Colorado auto dealers are being encouraged to partner with two solar energy companies — SunPower Corp. of San Jose, California, and Independent Power Systems of Boulder, Colorado — to add solar power to their facilities before the federal tax credit for businesses begins to phase out at the end of 2019. The effort is called Colorado Solar Project 2020 and is headed by Ryan Ferrero, a former Colorado Chrysler, Jeep, Dodge, Kia, and Mazda dealer. He also is CEO of Ignyte Lab, the parent of Independent Power Systems.
Ferrero says that saving the earth is all well and good, but saving money is even better. “We can’t just beat a drum and say this is good for the planet. We need it to be good for the wallet, too,” he tells Automotive News. Solar power could boost any dealership’s income and would be equivalent to adding two to three more cars a month to each store’s bottom line. He says that as the cost of adding solar systems has dropped in recent years, the payback on a solar investment is down to just over three years on average.
Ferrero said his pitch to dealers centers on economics. “If we make it easy and just get to the very raw facts, it’s attractive to dealers,” he said. “It’s a matter of how much more they want to know.” Ferrero hopes to present the project’s results at the 2020 National Automobile Dealers Association convention and see it spread nationwide.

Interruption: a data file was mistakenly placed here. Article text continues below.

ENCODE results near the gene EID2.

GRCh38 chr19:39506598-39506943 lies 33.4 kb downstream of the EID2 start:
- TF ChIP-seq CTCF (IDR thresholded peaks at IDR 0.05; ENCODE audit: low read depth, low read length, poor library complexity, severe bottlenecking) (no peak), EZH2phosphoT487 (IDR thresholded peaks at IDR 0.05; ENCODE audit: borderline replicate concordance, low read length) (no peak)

After 2019, the current federal tax credit of 30% begins to decrease. By 2022, it will be down to just 10%. That should be an incentive to get dealers to act quickly, Ferrero says.
Many automobile dealerships are ideally suited for the installation of rooftop solar systems because of the way they are designed. Most of them have large flat roofs that would be perfect for mounting solar panels. In sunnier parts of the country, dealers could also install solar-powered carports for retail and service customers to shelter their cars from the sun while generating free electricity for the business. A truly creative dealership would use some of that rooftop solar energy to power charging equipment for their electric car customers.
Ferrero is right about one thing. Good intentions are fine for speeches, but pumping up a company’s bottom line is how to really get a business owner’s attention.